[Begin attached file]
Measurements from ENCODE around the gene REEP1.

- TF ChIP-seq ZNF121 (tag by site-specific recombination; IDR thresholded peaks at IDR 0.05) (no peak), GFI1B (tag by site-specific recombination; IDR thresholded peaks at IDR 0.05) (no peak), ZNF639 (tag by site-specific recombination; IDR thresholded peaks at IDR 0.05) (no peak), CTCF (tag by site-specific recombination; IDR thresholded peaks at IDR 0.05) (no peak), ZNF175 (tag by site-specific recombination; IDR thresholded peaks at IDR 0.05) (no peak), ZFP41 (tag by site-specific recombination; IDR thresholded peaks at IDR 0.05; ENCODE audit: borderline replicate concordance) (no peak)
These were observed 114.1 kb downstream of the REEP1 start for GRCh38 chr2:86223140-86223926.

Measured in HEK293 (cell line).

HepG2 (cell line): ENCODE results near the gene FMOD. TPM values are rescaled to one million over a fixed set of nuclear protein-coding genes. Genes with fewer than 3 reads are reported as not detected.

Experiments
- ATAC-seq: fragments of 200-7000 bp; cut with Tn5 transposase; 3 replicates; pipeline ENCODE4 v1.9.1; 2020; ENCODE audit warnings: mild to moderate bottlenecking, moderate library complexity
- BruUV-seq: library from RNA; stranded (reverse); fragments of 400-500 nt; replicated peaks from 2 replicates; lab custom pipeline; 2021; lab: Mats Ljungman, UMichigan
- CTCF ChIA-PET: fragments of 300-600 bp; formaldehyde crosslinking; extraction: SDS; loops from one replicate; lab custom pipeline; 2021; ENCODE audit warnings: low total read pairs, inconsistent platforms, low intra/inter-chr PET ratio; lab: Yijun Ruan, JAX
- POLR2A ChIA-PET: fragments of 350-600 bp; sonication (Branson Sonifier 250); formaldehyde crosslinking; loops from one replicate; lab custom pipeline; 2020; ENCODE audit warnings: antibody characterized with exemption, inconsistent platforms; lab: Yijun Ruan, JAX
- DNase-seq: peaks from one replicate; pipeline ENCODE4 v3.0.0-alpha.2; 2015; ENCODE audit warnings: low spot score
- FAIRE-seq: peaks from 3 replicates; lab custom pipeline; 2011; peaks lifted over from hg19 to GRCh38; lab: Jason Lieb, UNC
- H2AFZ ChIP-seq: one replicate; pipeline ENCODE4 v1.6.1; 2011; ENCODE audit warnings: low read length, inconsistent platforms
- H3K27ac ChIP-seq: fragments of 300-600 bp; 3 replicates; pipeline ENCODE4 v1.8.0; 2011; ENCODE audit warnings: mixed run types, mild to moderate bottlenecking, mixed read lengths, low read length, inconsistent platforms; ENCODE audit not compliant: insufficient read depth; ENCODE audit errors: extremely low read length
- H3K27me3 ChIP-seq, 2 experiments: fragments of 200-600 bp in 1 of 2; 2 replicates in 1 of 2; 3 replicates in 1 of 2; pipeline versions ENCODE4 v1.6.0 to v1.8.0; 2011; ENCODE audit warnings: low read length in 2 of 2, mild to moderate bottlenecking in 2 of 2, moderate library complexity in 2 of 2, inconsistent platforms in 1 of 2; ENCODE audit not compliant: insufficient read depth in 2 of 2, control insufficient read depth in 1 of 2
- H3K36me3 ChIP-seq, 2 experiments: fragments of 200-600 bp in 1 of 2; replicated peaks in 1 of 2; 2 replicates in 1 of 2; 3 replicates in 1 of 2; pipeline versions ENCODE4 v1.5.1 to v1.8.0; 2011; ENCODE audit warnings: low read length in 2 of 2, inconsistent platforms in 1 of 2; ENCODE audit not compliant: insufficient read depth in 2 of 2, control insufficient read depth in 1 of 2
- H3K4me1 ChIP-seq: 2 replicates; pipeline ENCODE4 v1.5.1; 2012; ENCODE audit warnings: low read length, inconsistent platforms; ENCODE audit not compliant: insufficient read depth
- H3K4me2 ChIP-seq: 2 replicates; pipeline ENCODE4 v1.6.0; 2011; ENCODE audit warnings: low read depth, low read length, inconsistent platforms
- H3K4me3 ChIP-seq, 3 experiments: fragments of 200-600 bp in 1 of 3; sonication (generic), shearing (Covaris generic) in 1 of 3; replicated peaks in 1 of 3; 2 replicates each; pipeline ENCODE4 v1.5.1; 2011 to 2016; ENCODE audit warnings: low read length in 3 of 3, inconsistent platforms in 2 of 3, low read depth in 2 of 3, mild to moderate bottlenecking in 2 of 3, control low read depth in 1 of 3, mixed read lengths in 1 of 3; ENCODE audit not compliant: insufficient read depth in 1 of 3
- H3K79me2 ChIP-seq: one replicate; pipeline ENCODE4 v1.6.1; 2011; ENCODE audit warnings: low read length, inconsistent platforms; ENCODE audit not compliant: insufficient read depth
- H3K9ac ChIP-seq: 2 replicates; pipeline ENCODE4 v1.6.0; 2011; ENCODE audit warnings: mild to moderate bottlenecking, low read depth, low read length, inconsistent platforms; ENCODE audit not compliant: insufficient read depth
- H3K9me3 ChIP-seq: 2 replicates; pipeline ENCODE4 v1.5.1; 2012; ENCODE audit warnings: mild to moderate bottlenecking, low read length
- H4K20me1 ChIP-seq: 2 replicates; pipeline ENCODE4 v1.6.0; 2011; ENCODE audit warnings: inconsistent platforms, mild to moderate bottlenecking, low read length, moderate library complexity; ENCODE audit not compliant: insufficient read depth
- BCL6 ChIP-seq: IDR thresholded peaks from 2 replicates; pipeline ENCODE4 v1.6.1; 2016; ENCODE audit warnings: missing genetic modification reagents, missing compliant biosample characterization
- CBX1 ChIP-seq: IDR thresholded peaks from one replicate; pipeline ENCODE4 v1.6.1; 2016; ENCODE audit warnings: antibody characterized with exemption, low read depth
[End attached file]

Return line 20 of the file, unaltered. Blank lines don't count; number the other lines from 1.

- H3K79me2 ChIP-seq: one replicate; pipeline ENCODE4 v1.6.1; 2011; ENCODE audit warnings: low read length, inconsistent platforms; ENCODE audit not compliant: insufficient read depth